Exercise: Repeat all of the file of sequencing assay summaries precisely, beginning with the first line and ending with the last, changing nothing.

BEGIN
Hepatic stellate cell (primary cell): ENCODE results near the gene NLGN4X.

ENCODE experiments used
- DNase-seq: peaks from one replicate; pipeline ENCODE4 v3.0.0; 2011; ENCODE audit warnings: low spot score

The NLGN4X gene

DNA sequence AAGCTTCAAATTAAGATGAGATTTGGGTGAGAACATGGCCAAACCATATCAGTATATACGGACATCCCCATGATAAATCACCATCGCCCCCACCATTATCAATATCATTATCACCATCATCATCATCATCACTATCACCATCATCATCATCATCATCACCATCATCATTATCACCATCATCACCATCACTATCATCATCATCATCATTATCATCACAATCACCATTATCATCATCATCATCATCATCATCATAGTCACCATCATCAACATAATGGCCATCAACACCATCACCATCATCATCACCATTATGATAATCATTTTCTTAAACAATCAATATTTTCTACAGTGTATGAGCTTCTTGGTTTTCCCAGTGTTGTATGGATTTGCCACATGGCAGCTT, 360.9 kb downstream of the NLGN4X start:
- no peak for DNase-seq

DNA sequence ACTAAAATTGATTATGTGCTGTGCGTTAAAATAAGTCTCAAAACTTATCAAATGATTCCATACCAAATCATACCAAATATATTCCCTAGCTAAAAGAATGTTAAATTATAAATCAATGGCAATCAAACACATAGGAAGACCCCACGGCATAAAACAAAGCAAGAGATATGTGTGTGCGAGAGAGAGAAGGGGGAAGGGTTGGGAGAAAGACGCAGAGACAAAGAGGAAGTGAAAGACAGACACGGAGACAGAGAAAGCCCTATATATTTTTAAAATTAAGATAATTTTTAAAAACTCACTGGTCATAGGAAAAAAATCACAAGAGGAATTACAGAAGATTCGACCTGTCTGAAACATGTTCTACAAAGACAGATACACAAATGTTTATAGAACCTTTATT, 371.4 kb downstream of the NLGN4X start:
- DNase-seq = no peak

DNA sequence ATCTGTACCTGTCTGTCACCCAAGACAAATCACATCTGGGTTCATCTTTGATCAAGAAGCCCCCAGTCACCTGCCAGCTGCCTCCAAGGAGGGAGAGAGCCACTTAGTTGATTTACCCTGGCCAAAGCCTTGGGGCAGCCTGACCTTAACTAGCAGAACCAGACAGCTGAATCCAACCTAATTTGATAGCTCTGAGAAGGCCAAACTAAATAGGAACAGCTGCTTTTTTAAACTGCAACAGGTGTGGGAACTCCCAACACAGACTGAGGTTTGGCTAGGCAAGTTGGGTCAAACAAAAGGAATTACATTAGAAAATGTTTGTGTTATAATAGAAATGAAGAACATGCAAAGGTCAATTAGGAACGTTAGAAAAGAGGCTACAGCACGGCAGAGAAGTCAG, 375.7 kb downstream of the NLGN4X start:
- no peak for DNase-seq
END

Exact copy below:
Hepatic stellate cell (primary cell): ENCODE results near the gene NLGN4X.

ENCODE experiments used
- DNase-seq: peaks from one replicate; pipeline ENCODE4 v3.0.0; 2011; ENCODE audit warnings: low spot score

The NLGN4X gene

DNA sequence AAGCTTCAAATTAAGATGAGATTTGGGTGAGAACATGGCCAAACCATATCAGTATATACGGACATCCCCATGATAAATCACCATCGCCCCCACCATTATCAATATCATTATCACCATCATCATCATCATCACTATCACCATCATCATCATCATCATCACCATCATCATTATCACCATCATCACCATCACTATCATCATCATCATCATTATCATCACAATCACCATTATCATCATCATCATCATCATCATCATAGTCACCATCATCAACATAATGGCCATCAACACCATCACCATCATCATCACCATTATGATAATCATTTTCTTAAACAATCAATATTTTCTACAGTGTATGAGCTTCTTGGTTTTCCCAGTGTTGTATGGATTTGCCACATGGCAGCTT, 360.9 kb downstream of the NLGN4X start:
- no peak for DNase-seq

DNA sequence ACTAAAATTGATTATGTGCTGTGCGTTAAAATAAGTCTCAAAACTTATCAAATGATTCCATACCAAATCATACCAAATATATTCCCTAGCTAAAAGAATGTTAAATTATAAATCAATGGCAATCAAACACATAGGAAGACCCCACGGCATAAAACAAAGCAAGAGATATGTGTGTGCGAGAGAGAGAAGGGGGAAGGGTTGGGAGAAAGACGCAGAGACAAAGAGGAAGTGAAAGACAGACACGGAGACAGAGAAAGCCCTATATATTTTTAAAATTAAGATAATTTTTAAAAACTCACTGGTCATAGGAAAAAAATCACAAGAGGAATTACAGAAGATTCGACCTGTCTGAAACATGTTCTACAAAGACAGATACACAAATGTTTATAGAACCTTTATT, 371.4 kb downstream of the NLGN4X start:
- DNase-seq = no peak

DNA sequence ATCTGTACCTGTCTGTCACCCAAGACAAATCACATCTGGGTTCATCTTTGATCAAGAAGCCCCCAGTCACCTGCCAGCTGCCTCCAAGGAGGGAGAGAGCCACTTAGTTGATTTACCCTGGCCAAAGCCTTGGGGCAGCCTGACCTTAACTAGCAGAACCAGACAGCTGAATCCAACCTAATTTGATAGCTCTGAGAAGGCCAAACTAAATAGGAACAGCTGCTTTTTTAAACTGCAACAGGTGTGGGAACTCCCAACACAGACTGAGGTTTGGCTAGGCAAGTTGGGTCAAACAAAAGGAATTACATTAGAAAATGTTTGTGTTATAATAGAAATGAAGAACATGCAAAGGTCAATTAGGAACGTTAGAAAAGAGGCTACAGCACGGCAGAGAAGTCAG, 375.7 kb downstream of the NLGN4X start:
- no peak for DNase-seq